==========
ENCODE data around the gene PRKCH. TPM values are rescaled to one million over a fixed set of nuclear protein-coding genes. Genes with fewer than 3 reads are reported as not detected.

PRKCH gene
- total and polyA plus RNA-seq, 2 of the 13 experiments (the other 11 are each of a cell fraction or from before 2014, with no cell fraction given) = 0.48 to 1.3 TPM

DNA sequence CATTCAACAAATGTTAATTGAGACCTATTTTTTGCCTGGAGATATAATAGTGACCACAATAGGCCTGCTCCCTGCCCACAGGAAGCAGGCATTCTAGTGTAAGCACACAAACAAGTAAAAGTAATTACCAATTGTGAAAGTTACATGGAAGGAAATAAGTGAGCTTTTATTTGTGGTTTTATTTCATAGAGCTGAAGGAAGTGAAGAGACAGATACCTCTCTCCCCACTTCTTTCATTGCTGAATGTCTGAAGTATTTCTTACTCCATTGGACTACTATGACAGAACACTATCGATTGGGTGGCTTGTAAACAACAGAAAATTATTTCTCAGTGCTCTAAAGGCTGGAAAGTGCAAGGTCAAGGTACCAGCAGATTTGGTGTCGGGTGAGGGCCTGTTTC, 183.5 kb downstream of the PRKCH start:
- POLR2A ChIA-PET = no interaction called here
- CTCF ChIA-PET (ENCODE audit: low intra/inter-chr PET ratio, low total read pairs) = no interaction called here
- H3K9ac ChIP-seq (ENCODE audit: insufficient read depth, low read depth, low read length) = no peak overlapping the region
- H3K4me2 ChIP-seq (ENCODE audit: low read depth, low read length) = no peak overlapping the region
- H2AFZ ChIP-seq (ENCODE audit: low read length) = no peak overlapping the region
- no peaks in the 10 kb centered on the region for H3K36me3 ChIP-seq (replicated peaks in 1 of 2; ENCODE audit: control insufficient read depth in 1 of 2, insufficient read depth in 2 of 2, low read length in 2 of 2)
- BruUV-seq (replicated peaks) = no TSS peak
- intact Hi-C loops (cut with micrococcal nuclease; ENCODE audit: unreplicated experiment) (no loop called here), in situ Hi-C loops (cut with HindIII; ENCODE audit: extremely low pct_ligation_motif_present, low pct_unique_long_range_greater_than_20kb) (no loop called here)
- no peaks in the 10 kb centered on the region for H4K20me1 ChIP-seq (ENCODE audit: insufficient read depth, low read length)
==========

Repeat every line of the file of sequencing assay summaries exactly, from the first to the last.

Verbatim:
ENCODE data around the gene PRKCH. TPM values are rescaled to one million over a fixed set of nuclear protein-coding genes. Genes with fewer than 3 reads are reported as not detected.

PRKCH gene
- total and polyA plus RNA-seq, 2 of the 13 experiments (the other 11 are each of a cell fraction or from before 2014, with no cell fraction given) = 0.48 to 1.3 TPM

DNA sequence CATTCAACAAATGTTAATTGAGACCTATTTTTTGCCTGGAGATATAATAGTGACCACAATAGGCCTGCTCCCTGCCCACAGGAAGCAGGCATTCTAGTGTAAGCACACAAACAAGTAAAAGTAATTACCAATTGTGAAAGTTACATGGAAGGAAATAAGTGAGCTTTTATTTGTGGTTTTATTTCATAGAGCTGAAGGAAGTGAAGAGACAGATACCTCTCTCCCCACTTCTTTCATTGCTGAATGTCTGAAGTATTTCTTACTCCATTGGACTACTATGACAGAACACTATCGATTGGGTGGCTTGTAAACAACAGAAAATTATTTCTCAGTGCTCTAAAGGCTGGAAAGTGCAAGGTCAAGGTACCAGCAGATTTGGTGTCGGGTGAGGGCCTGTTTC, 183.5 kb downstream of the PRKCH start:
- POLR2A ChIA-PET = no interaction called here
- CTCF ChIA-PET (ENCODE audit: low intra/inter-chr PET ratio, low total read pairs) = no interaction called here
- H3K9ac ChIP-seq (ENCODE audit: insufficient read depth, low read depth, low read length) = no peak overlapping the region
- H3K4me2 ChIP-seq (ENCODE audit: low read depth, low read length) = no peak overlapping the region
- H2AFZ ChIP-seq (ENCODE audit: low read length) = no peak overlapping the region
- no peaks in the 10 kb centered on the region for H3K36me3 ChIP-seq (replicated peaks in 1 of 2; ENCODE audit: control insufficient read depth in 1 of 2, insufficient read depth in 2 of 2, low read length in 2 of 2)
- BruUV-seq (replicated peaks) = no TSS peak
- intact Hi-C loops (cut with micrococcal nuclease; ENCODE audit: unreplicated experiment) (no loop called here), in situ Hi-C loops (cut with HindIII; ENCODE audit: extremely low pct_ligation_motif_present, low pct_unique_long_range_greater_than_20kb) (no loop called here)
- no peaks in the 10 kb centered on the region for H4K20me1 ChIP-seq (ENCODE audit: insufficient read depth, low read length)